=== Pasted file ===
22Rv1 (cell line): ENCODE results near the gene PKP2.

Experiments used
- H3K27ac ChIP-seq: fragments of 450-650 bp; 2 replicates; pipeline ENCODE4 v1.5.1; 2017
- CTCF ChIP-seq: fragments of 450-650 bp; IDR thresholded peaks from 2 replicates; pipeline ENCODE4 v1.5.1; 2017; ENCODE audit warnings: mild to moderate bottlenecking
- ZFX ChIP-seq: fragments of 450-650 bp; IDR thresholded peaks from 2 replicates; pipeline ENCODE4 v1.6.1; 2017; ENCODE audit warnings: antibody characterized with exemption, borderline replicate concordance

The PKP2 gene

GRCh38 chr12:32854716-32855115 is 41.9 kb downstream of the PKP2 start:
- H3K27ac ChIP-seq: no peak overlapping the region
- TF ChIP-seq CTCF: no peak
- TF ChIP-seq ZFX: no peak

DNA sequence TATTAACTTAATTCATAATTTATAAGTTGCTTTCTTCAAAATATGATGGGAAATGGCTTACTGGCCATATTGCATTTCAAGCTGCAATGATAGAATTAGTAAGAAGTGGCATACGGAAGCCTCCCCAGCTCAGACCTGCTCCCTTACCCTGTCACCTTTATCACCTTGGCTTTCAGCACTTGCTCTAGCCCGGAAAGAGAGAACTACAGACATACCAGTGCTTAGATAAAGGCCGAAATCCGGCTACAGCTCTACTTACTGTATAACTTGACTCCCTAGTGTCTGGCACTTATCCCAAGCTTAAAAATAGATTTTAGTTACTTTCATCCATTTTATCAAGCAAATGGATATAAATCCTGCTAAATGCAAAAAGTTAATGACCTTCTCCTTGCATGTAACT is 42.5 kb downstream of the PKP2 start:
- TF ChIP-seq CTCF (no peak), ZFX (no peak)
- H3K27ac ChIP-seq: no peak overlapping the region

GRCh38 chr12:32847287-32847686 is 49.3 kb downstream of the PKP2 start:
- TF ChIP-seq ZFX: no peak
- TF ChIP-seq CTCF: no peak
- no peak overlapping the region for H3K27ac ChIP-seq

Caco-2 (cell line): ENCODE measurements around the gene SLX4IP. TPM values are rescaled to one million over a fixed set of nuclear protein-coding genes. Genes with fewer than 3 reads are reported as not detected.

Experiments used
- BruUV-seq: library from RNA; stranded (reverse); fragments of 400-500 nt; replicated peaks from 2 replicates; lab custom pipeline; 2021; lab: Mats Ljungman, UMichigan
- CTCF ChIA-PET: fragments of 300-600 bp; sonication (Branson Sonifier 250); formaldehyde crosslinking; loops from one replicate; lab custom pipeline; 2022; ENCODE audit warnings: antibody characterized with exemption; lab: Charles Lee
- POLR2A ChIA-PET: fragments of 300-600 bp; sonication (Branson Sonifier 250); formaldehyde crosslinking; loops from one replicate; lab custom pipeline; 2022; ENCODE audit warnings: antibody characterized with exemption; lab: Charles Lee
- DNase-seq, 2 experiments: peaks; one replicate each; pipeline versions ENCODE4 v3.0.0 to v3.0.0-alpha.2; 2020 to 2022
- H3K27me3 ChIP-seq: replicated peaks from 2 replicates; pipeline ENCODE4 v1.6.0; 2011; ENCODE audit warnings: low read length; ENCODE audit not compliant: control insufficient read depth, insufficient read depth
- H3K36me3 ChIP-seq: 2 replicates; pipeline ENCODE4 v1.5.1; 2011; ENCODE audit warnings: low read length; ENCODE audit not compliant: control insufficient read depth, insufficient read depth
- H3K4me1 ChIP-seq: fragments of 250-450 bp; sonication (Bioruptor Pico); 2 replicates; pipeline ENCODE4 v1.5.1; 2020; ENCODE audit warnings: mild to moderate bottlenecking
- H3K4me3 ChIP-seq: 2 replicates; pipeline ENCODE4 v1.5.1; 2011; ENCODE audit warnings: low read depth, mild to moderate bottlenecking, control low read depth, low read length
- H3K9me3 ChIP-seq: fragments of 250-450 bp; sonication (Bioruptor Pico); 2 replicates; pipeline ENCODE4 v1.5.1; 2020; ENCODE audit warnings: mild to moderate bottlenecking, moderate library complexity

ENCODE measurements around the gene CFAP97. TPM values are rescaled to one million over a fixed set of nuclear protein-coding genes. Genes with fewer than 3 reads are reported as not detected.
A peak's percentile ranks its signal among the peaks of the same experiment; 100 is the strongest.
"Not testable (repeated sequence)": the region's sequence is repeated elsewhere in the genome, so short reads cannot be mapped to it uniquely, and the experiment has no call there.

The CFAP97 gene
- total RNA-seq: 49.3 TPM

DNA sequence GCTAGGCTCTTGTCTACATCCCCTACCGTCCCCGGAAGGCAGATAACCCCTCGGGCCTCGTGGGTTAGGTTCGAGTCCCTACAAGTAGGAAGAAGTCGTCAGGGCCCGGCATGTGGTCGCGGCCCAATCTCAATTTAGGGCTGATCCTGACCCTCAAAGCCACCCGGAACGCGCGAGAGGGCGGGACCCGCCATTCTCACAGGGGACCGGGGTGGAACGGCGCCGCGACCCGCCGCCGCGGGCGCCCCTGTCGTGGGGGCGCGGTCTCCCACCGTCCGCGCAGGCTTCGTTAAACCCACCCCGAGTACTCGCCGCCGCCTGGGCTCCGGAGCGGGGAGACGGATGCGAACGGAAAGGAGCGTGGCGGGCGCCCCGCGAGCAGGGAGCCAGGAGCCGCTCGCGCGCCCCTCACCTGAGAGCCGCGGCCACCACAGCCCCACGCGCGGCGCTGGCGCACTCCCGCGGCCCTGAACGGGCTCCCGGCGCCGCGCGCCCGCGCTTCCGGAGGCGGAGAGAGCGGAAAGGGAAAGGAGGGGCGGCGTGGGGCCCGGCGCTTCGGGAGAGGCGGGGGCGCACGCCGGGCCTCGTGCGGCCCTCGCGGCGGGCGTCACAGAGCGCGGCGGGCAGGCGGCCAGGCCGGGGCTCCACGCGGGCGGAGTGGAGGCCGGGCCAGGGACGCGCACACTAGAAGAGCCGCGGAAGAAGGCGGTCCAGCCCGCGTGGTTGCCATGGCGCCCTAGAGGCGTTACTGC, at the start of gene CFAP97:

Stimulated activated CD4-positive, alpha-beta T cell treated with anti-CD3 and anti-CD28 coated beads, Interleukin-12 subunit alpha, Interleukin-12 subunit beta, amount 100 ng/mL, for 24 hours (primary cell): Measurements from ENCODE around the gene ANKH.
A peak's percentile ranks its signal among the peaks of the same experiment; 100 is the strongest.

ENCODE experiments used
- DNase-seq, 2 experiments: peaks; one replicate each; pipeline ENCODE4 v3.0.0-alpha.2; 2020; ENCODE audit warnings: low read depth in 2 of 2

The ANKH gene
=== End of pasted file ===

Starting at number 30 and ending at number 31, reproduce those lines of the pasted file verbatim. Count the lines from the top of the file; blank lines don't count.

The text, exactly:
A peak's percentile ranks its signal among the peaks of the same experiment; 100 is the strongest.
"Not testable (repeated sequence)": the region's sequence is repeated elsewhere in the genome, so short reads cannot be mapped to it uniquely, and the experiment has no call there.